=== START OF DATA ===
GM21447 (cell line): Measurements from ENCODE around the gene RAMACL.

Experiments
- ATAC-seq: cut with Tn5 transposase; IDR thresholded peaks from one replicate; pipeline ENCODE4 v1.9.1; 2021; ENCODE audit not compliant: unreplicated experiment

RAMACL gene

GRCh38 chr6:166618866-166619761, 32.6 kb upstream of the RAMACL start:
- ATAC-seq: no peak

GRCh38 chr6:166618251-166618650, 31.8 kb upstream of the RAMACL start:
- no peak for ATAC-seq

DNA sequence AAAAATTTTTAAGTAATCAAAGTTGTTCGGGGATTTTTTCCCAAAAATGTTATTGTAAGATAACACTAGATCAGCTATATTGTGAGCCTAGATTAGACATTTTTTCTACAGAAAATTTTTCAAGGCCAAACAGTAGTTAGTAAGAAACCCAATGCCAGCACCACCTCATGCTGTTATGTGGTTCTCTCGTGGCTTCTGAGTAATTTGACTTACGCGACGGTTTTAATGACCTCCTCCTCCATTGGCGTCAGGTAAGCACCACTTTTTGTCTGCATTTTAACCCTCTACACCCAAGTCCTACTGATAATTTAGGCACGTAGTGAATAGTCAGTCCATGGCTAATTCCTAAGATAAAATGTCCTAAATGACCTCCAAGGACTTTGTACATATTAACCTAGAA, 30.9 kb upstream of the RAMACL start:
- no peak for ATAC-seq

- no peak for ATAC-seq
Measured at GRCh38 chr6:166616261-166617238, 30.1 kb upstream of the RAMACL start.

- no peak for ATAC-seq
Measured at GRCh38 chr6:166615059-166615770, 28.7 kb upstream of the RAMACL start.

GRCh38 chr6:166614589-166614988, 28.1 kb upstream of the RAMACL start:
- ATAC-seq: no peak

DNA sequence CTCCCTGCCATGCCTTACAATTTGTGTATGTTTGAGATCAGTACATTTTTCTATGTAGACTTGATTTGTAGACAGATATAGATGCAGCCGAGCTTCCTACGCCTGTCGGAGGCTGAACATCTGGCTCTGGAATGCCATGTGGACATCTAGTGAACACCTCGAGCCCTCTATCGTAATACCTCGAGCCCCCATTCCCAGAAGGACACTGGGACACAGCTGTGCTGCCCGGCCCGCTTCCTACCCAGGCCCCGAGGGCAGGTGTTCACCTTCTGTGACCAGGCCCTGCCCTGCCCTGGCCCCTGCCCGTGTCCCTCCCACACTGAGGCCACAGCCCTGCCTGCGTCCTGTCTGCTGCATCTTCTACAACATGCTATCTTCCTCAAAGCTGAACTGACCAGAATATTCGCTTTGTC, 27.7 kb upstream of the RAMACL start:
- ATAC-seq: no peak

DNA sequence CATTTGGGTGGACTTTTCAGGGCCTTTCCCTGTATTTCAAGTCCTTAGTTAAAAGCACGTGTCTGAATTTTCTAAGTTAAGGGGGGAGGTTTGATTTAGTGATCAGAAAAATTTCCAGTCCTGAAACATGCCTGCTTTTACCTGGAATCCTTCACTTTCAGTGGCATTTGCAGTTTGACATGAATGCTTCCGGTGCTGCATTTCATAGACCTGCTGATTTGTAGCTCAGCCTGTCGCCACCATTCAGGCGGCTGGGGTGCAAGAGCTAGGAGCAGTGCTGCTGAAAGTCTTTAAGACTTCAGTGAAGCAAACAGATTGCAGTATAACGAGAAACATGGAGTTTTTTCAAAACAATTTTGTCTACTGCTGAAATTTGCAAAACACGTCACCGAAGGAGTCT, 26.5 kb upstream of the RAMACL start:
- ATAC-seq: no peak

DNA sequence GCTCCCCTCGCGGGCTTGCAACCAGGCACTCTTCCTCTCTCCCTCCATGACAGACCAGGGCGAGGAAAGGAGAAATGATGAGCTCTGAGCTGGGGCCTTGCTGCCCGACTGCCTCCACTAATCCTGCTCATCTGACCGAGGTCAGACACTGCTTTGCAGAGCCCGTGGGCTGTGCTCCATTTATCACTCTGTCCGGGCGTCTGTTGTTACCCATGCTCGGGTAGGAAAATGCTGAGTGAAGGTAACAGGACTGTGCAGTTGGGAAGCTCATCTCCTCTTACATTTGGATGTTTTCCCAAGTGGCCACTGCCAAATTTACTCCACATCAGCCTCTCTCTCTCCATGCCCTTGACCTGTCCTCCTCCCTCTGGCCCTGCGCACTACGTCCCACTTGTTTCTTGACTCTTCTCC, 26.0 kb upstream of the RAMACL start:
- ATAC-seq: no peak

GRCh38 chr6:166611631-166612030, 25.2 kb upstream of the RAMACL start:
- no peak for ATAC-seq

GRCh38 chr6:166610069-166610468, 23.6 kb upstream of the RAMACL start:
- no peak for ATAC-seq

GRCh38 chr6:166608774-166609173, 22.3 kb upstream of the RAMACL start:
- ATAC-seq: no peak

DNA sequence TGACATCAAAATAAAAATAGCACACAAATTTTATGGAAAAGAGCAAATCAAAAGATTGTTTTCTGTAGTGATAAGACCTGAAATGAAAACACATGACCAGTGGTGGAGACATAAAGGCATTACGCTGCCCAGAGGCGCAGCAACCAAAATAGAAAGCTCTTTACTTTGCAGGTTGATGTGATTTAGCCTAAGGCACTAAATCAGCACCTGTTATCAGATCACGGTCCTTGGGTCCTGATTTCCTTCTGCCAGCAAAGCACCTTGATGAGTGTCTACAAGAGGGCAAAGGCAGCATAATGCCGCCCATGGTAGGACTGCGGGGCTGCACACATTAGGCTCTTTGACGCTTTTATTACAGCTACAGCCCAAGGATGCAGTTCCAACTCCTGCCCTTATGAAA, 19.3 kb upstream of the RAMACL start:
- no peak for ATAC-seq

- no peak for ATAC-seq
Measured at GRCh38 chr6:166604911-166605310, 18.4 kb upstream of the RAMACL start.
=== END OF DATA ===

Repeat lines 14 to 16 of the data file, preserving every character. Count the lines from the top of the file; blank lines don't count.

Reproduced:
Measured at GRCh38 chr6:166615059-166615770, 28.7 kb upstream of the RAMACL start.

GRCh38 chr6:166614589-166614988, 28.1 kb upstream of the RAMACL start:
- ATAC-seq: no peak